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Learning from COVID-19 for our planet's health: How paradox theory can help

Datum:11 september 2023
The Earth's climate is changing at a unprecedented rate.
The Earth's climate is changing at a unprecedented rate.

The COVID-19 pandemic has highlighted the interconnectedness of human and environmental health. The pandemic has shown that the planet’s health is essential to the health of humanity. It has also offered a glimpse of how paradoxical addressing complex problems can be: we need to be prepared for unexpected events, and we need to be able to adapt quickly to change. But how can research on paradoxes help us address the problems we are facing as a society?

Paradox theory is the study of situations that involve competing yet interrelated elements that persist over time. It can help us to understand and manage these situations by providing tools for thinking about and working with complexity. One insight is that paradoxes are not necessarily bad. In fact, they can often be sources of creativity and innovation. When we embrace a paradox, we can find new ways to solve problems. 

Paradox theory can provide a valuable perspective on addressing the planetary emergency, as we show in our book chapter (Williams et al., 2021). In 2019, the Club of Rome declared a planetary emergency based on the latest scientific evidence, which shows that the Earth's climate is changing at an unprecedented rate. The planetary emergency is a complex and multifaceted challenge. It is characterized by several paradoxes, including the need to:

  • simultaneously address both short-term and long-term problems, 

  • integrate individual and collective interests, and 

  • reconcile economic growth with environmental sustainability.

Since the publication of our book chapter, the world has experienced a major disruption in the form of the COVID-19 pandemic. The pandemic has also created a number of paradoxes, including the need to 

  • simultaneously secure public health and economic interests, 

  • reconcile individual freedom with collective responsibility, and 

  • balance short-term and long-term goals.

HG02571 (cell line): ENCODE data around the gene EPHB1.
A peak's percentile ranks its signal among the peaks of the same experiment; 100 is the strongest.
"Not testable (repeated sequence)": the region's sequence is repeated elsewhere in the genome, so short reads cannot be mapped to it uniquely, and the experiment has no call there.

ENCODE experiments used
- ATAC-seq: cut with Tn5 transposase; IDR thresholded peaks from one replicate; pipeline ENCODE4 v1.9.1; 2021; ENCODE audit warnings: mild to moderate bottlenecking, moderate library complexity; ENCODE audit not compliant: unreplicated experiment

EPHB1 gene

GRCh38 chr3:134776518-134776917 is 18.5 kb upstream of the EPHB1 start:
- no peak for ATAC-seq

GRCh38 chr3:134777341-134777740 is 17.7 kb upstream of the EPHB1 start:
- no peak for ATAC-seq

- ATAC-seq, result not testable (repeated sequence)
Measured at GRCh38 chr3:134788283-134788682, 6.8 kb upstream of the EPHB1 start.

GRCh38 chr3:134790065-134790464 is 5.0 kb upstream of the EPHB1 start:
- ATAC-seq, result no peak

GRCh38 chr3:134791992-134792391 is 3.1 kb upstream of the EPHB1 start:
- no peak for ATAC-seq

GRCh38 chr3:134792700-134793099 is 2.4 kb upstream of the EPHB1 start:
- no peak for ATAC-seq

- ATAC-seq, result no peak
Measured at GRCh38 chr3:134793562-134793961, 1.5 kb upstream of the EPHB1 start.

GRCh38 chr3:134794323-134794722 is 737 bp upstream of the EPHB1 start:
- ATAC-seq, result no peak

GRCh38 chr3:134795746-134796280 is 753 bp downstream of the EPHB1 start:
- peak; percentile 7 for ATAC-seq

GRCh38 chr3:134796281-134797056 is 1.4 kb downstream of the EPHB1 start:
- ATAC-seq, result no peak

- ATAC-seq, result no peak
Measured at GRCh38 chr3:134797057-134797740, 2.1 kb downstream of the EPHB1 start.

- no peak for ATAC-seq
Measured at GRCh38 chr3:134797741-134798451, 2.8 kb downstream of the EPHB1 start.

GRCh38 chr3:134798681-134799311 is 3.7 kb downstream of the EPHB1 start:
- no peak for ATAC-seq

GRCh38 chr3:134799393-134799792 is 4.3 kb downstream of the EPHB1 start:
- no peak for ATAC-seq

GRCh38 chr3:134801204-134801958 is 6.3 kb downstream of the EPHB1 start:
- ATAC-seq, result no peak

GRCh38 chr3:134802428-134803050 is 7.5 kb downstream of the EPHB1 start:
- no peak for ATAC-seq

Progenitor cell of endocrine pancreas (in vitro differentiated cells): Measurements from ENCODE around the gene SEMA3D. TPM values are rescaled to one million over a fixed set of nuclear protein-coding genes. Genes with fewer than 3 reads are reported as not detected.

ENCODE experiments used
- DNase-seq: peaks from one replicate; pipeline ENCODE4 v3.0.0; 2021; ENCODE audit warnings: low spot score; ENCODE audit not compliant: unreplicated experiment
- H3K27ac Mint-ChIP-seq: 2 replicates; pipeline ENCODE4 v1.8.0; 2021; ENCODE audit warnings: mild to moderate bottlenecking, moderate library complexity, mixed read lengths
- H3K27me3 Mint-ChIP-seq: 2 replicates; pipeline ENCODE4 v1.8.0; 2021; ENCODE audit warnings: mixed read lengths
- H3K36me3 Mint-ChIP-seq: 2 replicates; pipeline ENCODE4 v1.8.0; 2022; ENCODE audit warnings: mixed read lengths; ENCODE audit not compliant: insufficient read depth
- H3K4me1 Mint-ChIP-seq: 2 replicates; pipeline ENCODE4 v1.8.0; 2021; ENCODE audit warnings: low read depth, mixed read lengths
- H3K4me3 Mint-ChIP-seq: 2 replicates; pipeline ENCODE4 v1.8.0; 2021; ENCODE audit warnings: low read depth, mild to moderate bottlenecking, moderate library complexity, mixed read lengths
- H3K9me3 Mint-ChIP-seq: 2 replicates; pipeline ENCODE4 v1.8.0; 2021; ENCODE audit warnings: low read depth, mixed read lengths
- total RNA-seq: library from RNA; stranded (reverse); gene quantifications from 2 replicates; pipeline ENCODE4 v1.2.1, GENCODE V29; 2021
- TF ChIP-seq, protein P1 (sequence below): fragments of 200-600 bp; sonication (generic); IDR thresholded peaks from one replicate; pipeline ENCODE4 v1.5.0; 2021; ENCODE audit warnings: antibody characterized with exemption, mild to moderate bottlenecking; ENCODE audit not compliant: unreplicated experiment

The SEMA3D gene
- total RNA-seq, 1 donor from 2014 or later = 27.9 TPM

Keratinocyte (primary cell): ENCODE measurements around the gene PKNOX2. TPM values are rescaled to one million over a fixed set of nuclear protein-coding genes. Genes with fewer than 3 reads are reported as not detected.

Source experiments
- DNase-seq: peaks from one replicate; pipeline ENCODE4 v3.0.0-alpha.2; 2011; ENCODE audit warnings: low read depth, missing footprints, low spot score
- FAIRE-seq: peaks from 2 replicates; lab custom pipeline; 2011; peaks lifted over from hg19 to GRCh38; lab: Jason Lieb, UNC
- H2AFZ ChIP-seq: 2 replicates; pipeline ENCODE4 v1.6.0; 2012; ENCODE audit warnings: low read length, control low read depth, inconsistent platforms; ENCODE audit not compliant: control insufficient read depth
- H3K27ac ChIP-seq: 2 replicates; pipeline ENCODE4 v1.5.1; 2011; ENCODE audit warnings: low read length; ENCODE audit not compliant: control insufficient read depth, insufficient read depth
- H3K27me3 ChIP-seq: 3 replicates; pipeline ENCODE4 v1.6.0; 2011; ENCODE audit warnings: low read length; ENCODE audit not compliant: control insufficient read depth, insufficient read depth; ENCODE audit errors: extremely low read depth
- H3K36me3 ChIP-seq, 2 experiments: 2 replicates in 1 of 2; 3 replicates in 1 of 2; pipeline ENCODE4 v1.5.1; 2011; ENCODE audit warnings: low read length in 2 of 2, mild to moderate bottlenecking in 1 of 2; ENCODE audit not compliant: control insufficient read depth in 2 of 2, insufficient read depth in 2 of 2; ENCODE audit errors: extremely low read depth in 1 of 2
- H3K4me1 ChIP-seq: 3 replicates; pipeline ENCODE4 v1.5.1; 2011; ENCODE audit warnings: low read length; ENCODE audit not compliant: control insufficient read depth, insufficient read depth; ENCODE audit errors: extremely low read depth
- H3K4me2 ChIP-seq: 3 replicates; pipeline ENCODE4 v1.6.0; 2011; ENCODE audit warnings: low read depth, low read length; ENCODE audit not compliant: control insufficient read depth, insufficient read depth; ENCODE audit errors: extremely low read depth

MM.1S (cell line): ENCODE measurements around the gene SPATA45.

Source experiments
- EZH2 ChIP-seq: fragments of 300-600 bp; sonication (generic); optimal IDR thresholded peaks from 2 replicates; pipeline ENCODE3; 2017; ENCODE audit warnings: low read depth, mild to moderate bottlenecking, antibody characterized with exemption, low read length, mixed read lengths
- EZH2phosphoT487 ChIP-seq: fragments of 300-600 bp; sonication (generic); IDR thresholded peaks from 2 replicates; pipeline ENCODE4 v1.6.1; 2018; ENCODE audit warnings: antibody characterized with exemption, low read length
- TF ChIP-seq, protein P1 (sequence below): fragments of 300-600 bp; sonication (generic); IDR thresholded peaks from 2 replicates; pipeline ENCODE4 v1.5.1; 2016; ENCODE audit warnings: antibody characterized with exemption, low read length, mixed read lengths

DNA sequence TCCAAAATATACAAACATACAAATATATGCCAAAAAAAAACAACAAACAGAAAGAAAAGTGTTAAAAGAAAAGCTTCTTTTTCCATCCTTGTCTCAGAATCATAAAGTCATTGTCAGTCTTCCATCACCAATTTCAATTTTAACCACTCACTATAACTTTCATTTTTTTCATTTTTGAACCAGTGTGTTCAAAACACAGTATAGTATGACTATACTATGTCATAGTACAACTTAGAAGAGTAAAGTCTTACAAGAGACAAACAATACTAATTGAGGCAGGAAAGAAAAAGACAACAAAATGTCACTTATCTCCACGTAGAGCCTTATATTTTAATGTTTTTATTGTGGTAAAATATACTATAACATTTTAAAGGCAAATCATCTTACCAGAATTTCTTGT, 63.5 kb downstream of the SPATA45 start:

By understanding and working with these paradoxes, we have made progress in addressing the pandemic. For example, we have developed innovative technologies to test and track the virus, new treatments for the virus, and new ways to work and live safely during the pandemic. 

The planetary emergency is a much larger challenge than the Covid-19 pandemic, but the same principles can be applied. By understanding and working with the paradoxes of the planetary emergency, we can make progress in addressing this critical challenge.

Some specific ways in which paradox theory can be used to address the planetary emergency are:

  • Identifying and understanding paradoxes. The first step is to identify and understand the paradoxes that are inherent in the planetary emergency. This can be achieved by conducting research, talking to experts, and engaging in dialogue with others.

  • Developing innovative solutions. Once the paradoxes have been identified, the next step is to develop innovative solutions that can address them. This may involve thinking outside the box and coming up with new ideas.

  • Prototyping and implementing solutions. Once solutions have been developed, they need to be prototyped and implemented. This will involve working with others to get buy-in and overcome challenges.

  • Evaluating and adapting solutions. Once solutions have been implemented, it is important to evaluate their effectiveness and to adapt them as needed. This will involve collecting data and adjusting the solutions based on the data.

By taking a paradox perspective, we can make progress in addressing the planetary emergency. This is a complex and challenging task, but it is one that we must undertake if we want to ensure a sustainable future for our planet.

Author: Katrin Heucher -


Williams, A., Heucher, K., & Whiteman, G. (2021). Planetary emergency and paradox. In Interdisciplinary dialogues on organizational paradox: Learning from belief and science, part A (Vol. 73, pp. 151-170). Emerald Publishing Limited.